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Physicians’ Perspective: The Oregon Medical Marijuana Act - 10 Years After
by Dr. Rick Bayer, MD

Generation 911: Post Election Post Mortem
by Asia Kindred Moore

Spiritual Benefits of Living Abroad
by Douglas E Morris

President Obama’s Big Climate Challenge
by Bill McKibben

Bailout - The Really Hard to Swallow Truth
by Joe Bageant

The Reckoning - Obama: How Will He Transform an Economy in Free-Fall?
by Danny Schechter

Transforming to Authenticity Defense Mechanisms, Shadow & Self-Love
by Marla Estes (with Dr. Zan E Nix)

Transformative Language Arts Connecting with Self, Others and Nature
by Brian W S Moore

Teens in Lock-Down Abuse in the Name of Treatment
by Michele Ulriksen

Life Advice from Catherine Ingram

The Turning Wheel: Astrology for rEvolutionaries, Winter, 2008-09
by Rhea Wolf

Transforming to Authenticity - Defense Mechanisms, Shadow & Self-Love by Marla Estes (with Dr. Zan E. Nix)

What effect do Defense Mechanisms and Shadow have on our capacity to love ourselves and express our authenticity?

It is said that “defense mechanisms are the glue that holds the false self together.” Our shadow aspects—parts of us that are hidden, repressed or unlived—are often protected by our unconscious and automatic defense mechanisms. To be able to enter into this territory, we need self-love to support ourselves with tenderness and compassion through whatever fear, pain and vulnerability that may arise. And the paradox is that we come to love ourselves through embracing our shadow!

How do we begin to tease apart the strands of this matrix, this Gordian Knot? One definition of “enlightenment” is to make what’s unconscious, conscious.

Defense Mechanisms
Let’s start with defense mechanisms. First of all, how do we know when a defense mechanism arises? Many of us are so identified with our defenses—as in, “That’s just the way I am”—that we don’t even know when they are activated. I’ve heard this referred to as confusing a wig for our real hair (our authenticity). So how do we know when we’re being defensive? Some clues to start looking for are (in ourselves or others):

  • A sense of overreaction; what I’m feeling is more than the current situation warrants
  • A felt body-sense; a tensing; a girding up
  • A charge, almost like electricity
  • A quality or tone of voice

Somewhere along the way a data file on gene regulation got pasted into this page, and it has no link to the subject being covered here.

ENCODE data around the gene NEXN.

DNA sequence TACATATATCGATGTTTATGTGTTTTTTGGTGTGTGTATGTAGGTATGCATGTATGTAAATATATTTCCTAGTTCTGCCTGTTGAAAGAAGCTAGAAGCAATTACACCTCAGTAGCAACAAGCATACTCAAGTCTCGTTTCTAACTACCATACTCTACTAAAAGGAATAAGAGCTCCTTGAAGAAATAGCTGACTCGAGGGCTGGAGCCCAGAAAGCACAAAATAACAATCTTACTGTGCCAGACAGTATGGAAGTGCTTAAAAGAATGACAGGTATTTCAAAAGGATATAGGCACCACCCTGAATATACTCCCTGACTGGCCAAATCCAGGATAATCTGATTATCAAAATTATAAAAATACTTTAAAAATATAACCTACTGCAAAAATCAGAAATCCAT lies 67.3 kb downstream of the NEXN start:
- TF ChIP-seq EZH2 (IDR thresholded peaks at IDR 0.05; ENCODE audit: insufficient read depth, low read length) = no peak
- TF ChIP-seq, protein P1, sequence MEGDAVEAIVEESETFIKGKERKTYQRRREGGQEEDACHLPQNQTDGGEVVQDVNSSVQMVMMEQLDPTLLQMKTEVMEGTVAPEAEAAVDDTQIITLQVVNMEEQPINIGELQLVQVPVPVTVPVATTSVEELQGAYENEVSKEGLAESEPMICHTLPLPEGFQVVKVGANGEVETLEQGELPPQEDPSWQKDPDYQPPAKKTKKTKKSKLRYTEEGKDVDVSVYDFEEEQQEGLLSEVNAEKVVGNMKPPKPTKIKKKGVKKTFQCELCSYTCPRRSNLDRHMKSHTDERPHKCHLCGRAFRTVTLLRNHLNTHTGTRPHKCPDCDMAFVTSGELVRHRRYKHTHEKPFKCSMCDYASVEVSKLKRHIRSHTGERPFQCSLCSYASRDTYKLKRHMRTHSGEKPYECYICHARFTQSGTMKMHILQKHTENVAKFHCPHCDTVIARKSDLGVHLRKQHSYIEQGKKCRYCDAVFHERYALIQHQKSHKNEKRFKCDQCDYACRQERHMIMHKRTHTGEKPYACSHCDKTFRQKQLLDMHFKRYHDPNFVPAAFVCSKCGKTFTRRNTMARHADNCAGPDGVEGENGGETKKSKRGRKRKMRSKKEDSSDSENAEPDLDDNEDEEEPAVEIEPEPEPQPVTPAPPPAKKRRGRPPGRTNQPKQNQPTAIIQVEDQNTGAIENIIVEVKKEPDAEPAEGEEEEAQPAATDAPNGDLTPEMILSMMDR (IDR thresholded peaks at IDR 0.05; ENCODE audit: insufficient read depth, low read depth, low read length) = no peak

• What I experience as “stickiness” between the other person and me: a not-clean interchange
  • A puffed up feeling, perhaps of self-righteousness or grandiosity
  • A feeling of reactivity, of being triggered; therapist Terrence Real calls this the feeling of “WHOOSH”

A word here about the origins and the healthy aspects of our defenses: We all developed certain strategies as infants in order to survive, particular to our temperament and our environment. These strategies, or defense mechanisms, were directly tied into our survival. Examples of these would be fight (rebellion, sarcasm, or aggression), flight (withdrawal or stonewalling) or freeze (compliance or dissociation). We came by these skills honestly and they are actually tributes to the intelligence of our human system.

Sometimes defenses are useful in the present. There may indeed exist people from whom we feel we need protection—those who feel toxic to us. There is a difference between consciously setting safe boundaries and automatically reacting without conscious thought or awareness.

Unfortunately, though, when we are triggered—that is, when something in the present hijacks us back into the past—our defenses are activated in an unconscious, or “knee-jerk” kind of way. Often this creates undesirable chain reactions and can keep our less helpful patterns intact. We reinforce the very dynamics that lock us into a limited experience of our lives, creating problems and keeping us stuck.

A personal example may serve to illustrate this. It was late at night and I was helping my son with his math homework, a word problem. It was complex; there were lots of factors, so the task was to figure out which facts were relevant. I felt myself becoming frustrated “with him” and shaming him for not understanding the problem. Suddenly I realized that it was I who felt ashamed because I was unable to understand it. My defense of superiority had hijacked me to projecting my own shame onto my son. I took a time out, went and had a good cry, came back and apologized to my son, and we continued to work on his homework.

So a part of this inner work is not only the awareness of what is actually transpiring, but the more difficult task of feeling the emotions that our defenses are defending against. And not only do I need to feel this, but optimally I need to love myself and not fall into the trap of self-attack. This is a place that calls for self-love, being my own best ally. One of the most heart-wrenching things that can happen here is self-abandonment, when at the moment of such vulnerability we attack instead of support ourselves. At this junction, I try to be my own good mother and ask how I would treat myself if I were my own child, helping me to connect with my tenderness, kindness and compassion.

The next stage (for some of us a quantum leap!) is to reach out to another person. Author and psychotherapist Robert Karen (from his brilliant book The Forgiving Self) writes: